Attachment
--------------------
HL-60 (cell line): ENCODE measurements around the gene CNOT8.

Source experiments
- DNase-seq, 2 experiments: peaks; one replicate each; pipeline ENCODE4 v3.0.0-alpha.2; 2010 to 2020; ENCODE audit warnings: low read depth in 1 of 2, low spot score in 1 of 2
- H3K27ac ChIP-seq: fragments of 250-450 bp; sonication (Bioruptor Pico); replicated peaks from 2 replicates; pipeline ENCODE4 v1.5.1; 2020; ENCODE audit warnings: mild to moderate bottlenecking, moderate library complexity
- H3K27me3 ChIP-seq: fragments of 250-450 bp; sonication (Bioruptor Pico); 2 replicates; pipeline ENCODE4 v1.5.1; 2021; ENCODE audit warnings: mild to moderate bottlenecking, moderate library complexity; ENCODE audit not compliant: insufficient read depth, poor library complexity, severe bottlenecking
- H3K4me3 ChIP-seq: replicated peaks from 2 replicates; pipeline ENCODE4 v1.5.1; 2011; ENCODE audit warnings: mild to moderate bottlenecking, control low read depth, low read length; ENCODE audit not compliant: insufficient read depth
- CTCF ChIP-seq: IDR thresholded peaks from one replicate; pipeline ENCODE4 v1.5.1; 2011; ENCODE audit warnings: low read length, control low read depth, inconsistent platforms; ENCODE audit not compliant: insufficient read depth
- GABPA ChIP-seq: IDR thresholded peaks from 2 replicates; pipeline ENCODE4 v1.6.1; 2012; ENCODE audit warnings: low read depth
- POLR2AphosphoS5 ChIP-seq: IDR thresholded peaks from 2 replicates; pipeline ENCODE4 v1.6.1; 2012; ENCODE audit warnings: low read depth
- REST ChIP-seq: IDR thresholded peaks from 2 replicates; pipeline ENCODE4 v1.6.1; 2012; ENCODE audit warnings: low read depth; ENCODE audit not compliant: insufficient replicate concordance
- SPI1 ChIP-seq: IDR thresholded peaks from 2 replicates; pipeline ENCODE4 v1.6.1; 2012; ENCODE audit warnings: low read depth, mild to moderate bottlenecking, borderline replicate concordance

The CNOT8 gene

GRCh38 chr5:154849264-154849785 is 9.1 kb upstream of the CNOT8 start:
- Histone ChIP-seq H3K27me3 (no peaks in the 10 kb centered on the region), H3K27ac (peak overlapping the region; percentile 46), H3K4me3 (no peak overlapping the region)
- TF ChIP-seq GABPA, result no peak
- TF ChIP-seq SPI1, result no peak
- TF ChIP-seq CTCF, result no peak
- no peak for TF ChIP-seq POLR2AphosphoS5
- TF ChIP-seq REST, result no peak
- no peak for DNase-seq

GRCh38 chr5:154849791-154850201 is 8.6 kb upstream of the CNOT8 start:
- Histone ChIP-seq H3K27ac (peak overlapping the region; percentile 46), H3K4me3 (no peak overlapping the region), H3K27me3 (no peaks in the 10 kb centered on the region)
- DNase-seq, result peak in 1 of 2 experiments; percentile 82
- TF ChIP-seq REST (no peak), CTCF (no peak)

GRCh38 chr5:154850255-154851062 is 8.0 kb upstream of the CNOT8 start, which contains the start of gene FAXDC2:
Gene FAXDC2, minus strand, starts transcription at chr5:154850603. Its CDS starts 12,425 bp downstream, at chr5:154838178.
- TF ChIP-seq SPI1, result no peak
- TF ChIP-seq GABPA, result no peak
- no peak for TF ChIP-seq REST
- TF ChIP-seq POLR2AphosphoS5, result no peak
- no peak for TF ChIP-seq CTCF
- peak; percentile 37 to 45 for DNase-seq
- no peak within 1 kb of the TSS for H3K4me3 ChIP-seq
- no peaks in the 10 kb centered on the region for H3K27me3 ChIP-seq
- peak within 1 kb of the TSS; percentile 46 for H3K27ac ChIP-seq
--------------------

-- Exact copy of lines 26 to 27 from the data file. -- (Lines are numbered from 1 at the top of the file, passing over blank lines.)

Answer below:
Gene FAXDC2, minus strand, starts transcription at chr5:154850603. Its CDS starts 12,425 bp downstream, at chr5:154838178.
- TF ChIP-seq SPI1, result no peak